Despite the fact that people are prevented from meeting up with family members and friends indoors, the new advice also encourages domestic cleaners, childcare professionals, builders and craftsmen to return to working in people’s homes, creating the strange situation in which a parent can pay someone to care for their child but not ask their sibling or neighbour as a favour. This new advice has coincided with the publication of new analysis by the office for National Statistics, showing that low-skilled men face the highest risk of dying from Covid-19, of any group in the working age population. The idea of ‘tapering‘ the furlough scheme (now rejected by the Chancellor until the autumn) would heighten the fear that people were being forced back into unsafe working environments.

These divisions have become visceral and public, highlighting forms of stratification that often go unnoticed or unreported. Writing for the Goldsmiths Press blog, Lisa Adkins, Melinda Cooper and Martijn Konings have observed how the Covid crisis entrenches existing divisions enacted by the asset economy, where differing relations to assets in general and real estate in particular are resulting in different levels of safety and security. As I wrote here, the identification of ‘essential’ workers has positive political potential, if it can be recognised in a future economic model, but it also circumscribes those workers who are expected to put themselves at risk.

There has now been ample reflection on what kind of work can and can’t be done from home, and how caring responsibilities delimit home-working further. The lessons being learnt will no doubt influence the design of offices and even cities for many years to come. But here I want to reflect on a more fundamental division: of whether human beings are treated as ‘capital’ or as ‘labour’, and how the former potentially retain privileges that the latter can’t.

Humans as capital

In his now famous lectures on neoliberalism, Michel Foucault argues that a fundamental problem for the ‘American neoliberals’ (by which he means the Chicago School) was of what to do with the category of ‘labour’. In common with the German neoliberals (or ordoliberals), the liberal fear of treating human beings as ‘labour’ was of a form of proletarianisation and collectivism, which renounced individual responsibility, in both an economic and a moral sense. A pessimistic 1930s vision of ‘mass society’ was carried over into post-War neoliberal thought, which looked to the market to come up with a version of democracy which was constitutionally and psychologically anchored in  property-owning individualism.

The great breakthrough in American neoliberal thought, Foucault argued, was made by Gary Becker who abandoned the category of ‘labour’ altogether, and replaced it with that of ‘human capital’: a type of asset that could be leveraged (debt), invested in (education), managed (self-control) and exploited for profit (employment). Conceived as human capital, every individual has the opportunity to refashion themselves, accrue (or lose) value in the eyes of the market, and live off themselves like an entrepreneur. The linking of higher education to life-long debt is justified on precisely this basis, that tuition is an investment, that will pay a return over decades. This is a vision which brings a disciplining, potentially crippling, norm of individual responsibility with it, which spawns a cottage industry of positive psychology, mindfulness and coaching services to help individuals cope.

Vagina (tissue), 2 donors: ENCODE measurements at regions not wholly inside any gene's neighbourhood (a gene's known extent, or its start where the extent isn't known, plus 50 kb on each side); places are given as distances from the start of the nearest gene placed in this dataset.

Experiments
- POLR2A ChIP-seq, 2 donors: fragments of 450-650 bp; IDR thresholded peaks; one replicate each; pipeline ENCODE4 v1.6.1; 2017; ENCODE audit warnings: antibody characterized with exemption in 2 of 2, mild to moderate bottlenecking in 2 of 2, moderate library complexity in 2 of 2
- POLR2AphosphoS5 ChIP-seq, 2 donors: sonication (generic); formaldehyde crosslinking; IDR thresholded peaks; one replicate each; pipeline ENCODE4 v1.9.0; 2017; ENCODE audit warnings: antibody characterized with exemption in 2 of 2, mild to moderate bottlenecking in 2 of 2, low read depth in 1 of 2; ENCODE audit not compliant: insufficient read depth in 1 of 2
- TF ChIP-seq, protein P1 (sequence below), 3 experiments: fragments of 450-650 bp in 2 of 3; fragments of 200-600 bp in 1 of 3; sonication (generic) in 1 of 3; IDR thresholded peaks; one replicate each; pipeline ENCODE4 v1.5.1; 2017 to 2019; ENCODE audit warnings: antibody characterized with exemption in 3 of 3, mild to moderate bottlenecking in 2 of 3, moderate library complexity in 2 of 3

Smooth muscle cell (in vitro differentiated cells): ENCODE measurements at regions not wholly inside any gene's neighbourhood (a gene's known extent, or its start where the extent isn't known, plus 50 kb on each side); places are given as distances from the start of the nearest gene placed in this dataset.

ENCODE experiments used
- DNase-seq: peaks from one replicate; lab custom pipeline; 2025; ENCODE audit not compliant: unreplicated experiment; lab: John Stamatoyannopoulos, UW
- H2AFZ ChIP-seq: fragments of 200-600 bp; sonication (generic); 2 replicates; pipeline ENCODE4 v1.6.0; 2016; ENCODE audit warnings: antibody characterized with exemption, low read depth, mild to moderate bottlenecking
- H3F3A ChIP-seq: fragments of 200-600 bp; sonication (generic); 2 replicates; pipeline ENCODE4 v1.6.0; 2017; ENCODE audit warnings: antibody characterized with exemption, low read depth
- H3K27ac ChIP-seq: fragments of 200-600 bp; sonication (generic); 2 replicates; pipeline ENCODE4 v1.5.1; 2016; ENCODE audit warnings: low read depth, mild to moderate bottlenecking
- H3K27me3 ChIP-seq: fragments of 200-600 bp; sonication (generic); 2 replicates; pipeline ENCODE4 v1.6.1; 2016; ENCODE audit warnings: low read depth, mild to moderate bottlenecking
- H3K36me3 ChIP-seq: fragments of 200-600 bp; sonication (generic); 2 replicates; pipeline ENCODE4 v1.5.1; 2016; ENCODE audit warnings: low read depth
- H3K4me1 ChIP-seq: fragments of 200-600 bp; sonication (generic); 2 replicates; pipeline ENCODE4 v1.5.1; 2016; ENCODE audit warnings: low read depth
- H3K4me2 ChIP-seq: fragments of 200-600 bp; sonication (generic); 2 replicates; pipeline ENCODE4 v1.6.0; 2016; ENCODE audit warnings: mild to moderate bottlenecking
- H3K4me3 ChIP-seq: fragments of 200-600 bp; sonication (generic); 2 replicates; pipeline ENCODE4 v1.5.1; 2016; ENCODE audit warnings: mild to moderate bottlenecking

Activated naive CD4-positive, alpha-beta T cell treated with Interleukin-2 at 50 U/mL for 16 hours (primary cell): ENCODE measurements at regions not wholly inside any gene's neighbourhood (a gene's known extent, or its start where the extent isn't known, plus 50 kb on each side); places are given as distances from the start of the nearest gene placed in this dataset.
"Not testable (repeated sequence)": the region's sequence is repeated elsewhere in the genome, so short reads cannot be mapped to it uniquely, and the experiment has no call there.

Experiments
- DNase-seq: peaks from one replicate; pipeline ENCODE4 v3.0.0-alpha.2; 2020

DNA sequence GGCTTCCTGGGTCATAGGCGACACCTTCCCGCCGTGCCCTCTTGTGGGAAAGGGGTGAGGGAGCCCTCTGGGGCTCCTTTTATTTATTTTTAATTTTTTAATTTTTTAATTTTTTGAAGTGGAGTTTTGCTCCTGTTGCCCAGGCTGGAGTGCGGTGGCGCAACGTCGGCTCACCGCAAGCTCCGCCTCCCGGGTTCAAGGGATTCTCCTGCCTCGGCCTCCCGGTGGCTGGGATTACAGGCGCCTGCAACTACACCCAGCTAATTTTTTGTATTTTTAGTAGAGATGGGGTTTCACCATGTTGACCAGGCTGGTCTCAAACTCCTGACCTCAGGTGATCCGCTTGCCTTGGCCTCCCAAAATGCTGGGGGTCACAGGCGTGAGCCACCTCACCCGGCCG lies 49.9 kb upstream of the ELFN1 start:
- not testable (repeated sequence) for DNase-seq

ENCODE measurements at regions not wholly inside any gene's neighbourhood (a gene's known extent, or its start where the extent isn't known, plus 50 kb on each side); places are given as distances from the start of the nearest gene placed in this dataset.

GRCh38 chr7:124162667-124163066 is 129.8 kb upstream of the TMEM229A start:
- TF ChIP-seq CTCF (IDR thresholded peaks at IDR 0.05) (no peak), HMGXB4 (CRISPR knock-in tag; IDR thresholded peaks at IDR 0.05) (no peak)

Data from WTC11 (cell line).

The work of Michel Feher builds on this analysis, to consider what are the ethical and political implications for a society made up of human capitals. Feher points out [pdf] that, unlike the relation of liberal subject and labour, there is no alienation involved in the marketing of human capital. As human capital, we must identify wholly with our work, both paid and unpaid. We must demonstrate passion for what we do, as a means of marketing it and achieving income for it. An entrepreneur may have no income, but they are never unemployed.

As Feher explores in Rated Agency, (reviewed by Nils Peters) like all capital, human capital depends on being credit-worthy, both in the conventional financial sense (of being able to repay loans) and in a broader reputational sense of having a credible, optimistic vision of oneself and the future (as with a brand). Perhaps the ultimate manifestation of this logic is the Instagram or Youtube star, who lives their entire life around a logic of human capital appreciation via cultural credibility and authenticity. Just like a stock price, the value of human capital is heavily reputational in nature: it depends partly on a collective leap of faith, that it is deserved, and this confidence can be self-perpetuating over the medium term, until a bubble bursts. (I’ve often thought that the fateful story of the Fyre Festival, told in the extraordinary Netflix documentary, is the perfect morality tale of neoliberalism.)